If we look at the learning space itself, technology only gets 25 to 30 percent of the focus that it could. There’s empirical evidence — there’s still research to be done — but there’s definitely research that shows that the impact of light and color, the impact of sound, the impact of visual noise can affect students’ learning.

There’s emerging research that different types of furniture can have an effect too. We need to think about mind-brain education,[which] helps to facilitate better learning for kids.

THE Journal: What do you think about all the technological gadgets companies are trying to get into the classroom, such as VR, AR, mixed reality and mobile apps?

Dillon: Twenty-five of any solution isn’t the key to the classroom. It’s about a variety of options, so kids on different days can try different things. It’s about what they’re learning and how they’re feeling. Five of our larger learning spaces here in Universal City are larger, and can be used as a library or multi-purpose room. We’re bringing those ideas across to the classroom.

I think more broadly, beyond just what we’re doing here, we’re growing the conversation around the country: Learning spaces matter, and we’re trying to figure all this out. We’re trying to bring this together with technology.

I want to hear more about learning space design; and we should balance the conversation between classroom design and technology. We should explore the actual physical kind of classroom design and the technology available to students, and where those two intersect.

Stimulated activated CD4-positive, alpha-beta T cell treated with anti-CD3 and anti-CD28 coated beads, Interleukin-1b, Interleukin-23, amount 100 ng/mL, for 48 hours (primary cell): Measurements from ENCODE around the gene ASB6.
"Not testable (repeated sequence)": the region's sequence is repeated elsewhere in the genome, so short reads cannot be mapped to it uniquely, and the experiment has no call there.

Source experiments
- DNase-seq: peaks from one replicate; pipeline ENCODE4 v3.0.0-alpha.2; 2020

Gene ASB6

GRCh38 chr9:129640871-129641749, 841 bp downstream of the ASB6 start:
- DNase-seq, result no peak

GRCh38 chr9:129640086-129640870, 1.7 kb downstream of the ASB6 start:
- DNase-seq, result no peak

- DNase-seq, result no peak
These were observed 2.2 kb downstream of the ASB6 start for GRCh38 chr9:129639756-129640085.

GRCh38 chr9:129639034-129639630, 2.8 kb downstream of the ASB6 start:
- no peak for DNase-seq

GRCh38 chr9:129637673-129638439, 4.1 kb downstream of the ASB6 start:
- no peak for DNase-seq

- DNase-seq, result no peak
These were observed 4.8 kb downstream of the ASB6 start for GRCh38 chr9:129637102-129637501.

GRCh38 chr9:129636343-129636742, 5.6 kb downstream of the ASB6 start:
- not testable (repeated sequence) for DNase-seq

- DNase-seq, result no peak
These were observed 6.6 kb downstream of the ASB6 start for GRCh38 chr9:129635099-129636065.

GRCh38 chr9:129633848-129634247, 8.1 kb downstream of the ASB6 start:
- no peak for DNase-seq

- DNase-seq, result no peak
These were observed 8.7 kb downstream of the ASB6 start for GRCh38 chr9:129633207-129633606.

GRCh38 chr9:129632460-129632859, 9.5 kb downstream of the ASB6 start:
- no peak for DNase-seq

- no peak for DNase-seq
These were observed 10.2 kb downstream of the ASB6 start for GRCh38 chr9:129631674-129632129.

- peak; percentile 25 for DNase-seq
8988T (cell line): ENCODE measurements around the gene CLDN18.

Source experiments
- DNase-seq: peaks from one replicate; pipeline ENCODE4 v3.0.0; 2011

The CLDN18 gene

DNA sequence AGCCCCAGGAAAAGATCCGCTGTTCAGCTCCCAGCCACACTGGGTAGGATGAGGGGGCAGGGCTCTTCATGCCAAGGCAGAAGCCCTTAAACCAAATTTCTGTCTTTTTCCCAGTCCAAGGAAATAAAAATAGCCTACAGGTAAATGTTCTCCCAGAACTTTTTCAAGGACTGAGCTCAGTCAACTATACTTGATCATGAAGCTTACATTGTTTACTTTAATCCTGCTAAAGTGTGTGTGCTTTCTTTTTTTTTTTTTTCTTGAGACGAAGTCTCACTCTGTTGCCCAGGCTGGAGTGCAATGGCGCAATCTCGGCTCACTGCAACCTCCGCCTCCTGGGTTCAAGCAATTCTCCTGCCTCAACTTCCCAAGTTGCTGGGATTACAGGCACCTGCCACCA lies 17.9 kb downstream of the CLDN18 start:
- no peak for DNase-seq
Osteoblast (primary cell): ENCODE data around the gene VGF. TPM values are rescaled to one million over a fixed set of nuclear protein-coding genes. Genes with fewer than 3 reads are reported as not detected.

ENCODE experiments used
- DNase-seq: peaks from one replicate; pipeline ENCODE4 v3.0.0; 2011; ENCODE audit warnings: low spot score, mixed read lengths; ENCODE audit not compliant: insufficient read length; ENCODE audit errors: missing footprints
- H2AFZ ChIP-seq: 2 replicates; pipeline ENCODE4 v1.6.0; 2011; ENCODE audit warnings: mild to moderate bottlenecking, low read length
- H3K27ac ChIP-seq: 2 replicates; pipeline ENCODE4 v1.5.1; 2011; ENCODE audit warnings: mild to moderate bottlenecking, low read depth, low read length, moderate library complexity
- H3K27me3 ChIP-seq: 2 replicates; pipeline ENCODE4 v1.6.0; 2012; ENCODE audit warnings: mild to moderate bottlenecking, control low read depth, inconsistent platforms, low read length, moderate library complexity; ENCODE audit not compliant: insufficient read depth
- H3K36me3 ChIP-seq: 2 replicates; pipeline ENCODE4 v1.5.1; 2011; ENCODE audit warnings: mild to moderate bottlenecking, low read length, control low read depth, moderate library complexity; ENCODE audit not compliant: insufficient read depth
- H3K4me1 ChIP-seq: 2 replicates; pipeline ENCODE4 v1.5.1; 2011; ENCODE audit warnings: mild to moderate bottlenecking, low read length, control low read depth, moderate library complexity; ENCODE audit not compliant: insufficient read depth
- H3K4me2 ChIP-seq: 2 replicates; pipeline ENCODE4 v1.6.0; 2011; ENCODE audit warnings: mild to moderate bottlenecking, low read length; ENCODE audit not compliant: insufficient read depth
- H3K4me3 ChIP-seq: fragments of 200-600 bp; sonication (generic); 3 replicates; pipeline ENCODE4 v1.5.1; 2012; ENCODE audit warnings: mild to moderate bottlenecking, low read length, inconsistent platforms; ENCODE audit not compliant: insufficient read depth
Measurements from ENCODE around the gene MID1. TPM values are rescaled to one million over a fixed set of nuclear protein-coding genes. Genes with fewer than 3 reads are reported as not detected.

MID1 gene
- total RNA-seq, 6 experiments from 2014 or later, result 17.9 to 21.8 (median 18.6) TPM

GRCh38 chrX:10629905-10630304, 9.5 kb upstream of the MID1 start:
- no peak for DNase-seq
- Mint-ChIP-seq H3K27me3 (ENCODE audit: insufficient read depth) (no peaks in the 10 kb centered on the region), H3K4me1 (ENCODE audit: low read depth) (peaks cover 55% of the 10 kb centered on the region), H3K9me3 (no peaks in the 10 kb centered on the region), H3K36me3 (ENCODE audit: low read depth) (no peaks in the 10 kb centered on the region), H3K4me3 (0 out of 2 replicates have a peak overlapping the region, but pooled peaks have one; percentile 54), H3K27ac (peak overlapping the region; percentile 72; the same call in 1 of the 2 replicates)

THE Journal: Can you give me a concrete example of how you're doing this in your district?

Dillon: We have a robotics team that has been working out of an old traditional computer lab. And they’ve made it work, the robotics team, and created platforms for what they want and what they’re supposed to do. That kind of tired computer space is not even coming close to help them realize what they can do.

We need writeable surfaces, so we can leave things up on the wall. All of this is contributing to a greater sense of learning. Then we’re also using technology that really wasn’t as mobile as it needs to be to be truly effective.

THE Journal: Is there a gap between the haves and the have nots, and between boys and girls, when it comes to innovating learning spaces?

Dillon: I’m a first generation college kid. I’m deeply passionate about serving kids and looking for that first opportunity. Educational equity, access and opportunity have always been at the forefront in my mind. As we redesign learning spaces, that will be another gap. If only the rich schools can only do new learning spaces, then what’s the point?

I have a couple of daughters, 12 and 9 years old. They’re coming through the public school system. I want them to really enjoy the learning that they’re doing. I want them to think, “We love our classrooms. We love instructional design, technology and learning.”

Find out more about Robert Dillon at his website.